Medication decision-making and adherence in lupus: patient-physician discordance and the impact of previous ‘Adverse Medical Experiences’

Research output: Contribution to journalArticlepeer-review


  • Melanie Sloan
  • Elliott Lever
  • Rupert Harwood
  • Sofia Georgopoulou
  • Felix Naughton
  • Chris Wincup
  • Stephen Sutton
  • David D'Cruz

Colleges, School and Institutes

External organisations

  • University of East Anglia
  • University of Cambridge


Medication adherence is critical in the successful management of lupus. There is very limited existing literature on reasons why non-adherence is not reported. This study explores the impact of current and previous medical experiences on patient satisfaction, adherence and reporting of non-adherence. Mixed methodology involved thematic analysis of in-depth interviews (N = 23) to further explore the statistically analysed quantitative survey findings (N = 186). This study identified five themes: 1) physician-patient discordance and a 'hierarchy of evidence' in medication decisions, 2) the association of adherence with satisfaction with care, 3) the persisting impact of past Adverse Medical Experiences (AMEs), 4) the dynamic balance of patient-physician control, and 5) holistic care - beyond a purely medication- based focus. Improving quality of life (43% of participants) and a supportive medical relationship (24%) were the main reasons for adherence. Patient-priorities and self-reported symptoms were perceived as less important to physicians than organ-protection and blood results. Non-reporters of non-adherence, non-adherers and those with past AMEs (e.g. psychosomatic misdiagnoses) had statistically significant lower satisfaction with care. The importance of listening to patients was a key component of every theme, and associated with patient satisfaction and adherence. The mean rating for rheumatologist's listening skills was 2.88 for non-adherers compared to 3.53 for other participants (mean difference 0.65, P = 0.003). Patients would like more weight and discussion given to self-reported symptoms and quality of life in medication decisions. Greater understanding and interventions are required to alleviate the persisting impact of past AMEs on some patients' wellbeing, behaviour and current medical relationships. [Abstract copyright: © The Author(s) 2021. Published by Oxford University Press on behalf of the British Society for Rheumatology.]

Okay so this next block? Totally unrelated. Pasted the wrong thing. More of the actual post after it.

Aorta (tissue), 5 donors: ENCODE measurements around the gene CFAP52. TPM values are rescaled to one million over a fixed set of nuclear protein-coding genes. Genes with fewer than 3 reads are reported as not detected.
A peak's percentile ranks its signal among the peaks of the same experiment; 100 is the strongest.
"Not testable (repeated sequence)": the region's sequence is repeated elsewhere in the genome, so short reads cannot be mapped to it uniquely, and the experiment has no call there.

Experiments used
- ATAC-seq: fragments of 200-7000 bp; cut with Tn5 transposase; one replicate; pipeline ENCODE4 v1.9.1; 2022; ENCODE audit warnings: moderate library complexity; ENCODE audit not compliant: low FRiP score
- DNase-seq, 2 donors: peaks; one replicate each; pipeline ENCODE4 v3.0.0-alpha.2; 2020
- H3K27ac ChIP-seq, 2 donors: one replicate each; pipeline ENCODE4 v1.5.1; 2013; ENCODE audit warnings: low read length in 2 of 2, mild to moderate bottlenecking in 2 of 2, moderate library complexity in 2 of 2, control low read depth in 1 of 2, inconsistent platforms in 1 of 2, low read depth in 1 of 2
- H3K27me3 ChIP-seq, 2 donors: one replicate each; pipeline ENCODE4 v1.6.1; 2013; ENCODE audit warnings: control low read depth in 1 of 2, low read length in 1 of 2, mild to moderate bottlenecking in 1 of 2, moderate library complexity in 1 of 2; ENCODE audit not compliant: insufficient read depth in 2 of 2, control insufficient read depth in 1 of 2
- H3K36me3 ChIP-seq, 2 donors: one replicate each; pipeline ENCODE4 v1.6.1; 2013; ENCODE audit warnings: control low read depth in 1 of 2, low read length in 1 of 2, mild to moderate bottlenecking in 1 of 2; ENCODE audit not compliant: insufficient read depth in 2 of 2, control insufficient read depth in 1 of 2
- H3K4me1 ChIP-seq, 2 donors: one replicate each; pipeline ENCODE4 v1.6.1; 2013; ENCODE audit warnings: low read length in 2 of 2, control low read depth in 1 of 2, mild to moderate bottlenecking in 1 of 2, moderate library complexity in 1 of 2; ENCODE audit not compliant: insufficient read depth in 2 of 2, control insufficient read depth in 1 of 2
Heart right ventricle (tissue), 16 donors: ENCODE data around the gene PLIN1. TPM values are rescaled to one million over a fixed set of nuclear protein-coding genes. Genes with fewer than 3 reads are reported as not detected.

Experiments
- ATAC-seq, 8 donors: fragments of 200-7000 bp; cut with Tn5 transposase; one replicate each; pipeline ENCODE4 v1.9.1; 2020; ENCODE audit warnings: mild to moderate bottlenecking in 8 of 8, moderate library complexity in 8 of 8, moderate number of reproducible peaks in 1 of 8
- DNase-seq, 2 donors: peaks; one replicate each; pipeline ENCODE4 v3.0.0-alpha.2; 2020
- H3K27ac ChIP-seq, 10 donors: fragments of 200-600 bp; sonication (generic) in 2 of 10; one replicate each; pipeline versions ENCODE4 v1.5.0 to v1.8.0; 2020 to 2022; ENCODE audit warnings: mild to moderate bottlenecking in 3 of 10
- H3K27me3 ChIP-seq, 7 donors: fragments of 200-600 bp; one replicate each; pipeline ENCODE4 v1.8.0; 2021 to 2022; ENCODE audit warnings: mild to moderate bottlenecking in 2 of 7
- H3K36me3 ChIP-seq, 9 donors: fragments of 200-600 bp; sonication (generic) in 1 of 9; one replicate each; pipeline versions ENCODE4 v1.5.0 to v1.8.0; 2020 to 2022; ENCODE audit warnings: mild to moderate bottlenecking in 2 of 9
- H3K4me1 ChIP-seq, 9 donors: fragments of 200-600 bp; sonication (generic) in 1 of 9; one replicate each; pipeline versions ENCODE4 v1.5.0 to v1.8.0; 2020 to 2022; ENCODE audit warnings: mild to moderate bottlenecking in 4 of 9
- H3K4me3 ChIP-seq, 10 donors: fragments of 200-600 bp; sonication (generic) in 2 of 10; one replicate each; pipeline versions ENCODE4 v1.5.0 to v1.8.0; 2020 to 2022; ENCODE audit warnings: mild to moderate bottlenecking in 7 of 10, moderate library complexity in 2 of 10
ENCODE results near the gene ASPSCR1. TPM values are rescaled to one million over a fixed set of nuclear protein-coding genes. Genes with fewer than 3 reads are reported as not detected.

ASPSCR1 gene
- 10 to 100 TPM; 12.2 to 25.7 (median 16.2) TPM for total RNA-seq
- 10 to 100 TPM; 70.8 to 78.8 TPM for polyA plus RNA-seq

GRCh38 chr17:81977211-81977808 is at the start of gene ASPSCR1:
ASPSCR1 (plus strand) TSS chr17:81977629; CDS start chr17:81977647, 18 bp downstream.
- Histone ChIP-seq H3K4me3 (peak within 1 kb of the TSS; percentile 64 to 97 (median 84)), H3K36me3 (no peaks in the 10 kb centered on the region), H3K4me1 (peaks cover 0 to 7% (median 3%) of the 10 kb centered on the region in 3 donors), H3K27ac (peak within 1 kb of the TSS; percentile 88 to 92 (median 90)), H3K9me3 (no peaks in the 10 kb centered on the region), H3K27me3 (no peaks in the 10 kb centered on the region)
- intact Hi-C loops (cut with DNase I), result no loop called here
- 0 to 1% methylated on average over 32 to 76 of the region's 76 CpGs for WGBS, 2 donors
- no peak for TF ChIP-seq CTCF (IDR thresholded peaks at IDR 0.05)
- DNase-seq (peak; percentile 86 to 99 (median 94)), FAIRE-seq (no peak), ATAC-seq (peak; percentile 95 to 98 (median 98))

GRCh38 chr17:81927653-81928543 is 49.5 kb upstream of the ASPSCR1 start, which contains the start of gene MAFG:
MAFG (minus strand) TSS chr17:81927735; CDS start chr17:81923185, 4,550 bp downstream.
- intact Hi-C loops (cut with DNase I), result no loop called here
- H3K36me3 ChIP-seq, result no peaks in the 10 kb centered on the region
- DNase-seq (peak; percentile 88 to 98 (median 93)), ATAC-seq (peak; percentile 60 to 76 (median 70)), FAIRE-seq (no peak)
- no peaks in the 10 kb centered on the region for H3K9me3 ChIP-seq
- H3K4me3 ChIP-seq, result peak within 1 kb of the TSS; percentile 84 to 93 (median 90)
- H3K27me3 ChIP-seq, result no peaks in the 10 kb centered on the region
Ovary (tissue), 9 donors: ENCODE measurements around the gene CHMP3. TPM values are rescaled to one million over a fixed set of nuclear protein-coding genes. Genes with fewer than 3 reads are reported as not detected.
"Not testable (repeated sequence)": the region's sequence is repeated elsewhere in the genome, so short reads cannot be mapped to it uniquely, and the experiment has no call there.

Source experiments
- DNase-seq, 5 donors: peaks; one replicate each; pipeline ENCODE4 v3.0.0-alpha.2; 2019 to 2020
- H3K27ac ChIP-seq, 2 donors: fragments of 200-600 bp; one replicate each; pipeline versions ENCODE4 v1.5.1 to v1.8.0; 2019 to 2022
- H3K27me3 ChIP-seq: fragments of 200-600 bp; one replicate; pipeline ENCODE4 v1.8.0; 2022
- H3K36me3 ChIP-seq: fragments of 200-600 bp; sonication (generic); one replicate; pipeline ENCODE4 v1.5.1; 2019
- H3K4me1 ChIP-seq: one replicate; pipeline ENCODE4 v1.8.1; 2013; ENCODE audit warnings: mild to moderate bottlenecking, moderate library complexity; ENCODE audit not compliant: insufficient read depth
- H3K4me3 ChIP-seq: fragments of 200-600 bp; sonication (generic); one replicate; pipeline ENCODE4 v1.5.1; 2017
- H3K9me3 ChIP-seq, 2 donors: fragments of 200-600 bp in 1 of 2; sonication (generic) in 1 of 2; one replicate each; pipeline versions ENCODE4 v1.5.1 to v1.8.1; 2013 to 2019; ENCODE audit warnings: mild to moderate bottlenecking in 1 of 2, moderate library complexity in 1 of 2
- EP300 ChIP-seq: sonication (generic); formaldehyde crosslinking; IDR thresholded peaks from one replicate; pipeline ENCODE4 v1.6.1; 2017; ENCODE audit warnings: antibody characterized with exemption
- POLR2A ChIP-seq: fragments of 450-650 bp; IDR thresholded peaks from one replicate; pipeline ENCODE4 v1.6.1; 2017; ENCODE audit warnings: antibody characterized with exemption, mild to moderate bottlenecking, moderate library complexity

Original languageEnglish
Article number534
Early online date10 Jul 2021
Publication statusE-pub ahead of print - 10 Jul 2021


  • SLE, Rheumatology, Medication adherence, patient-behaviour, Patient-physician interactions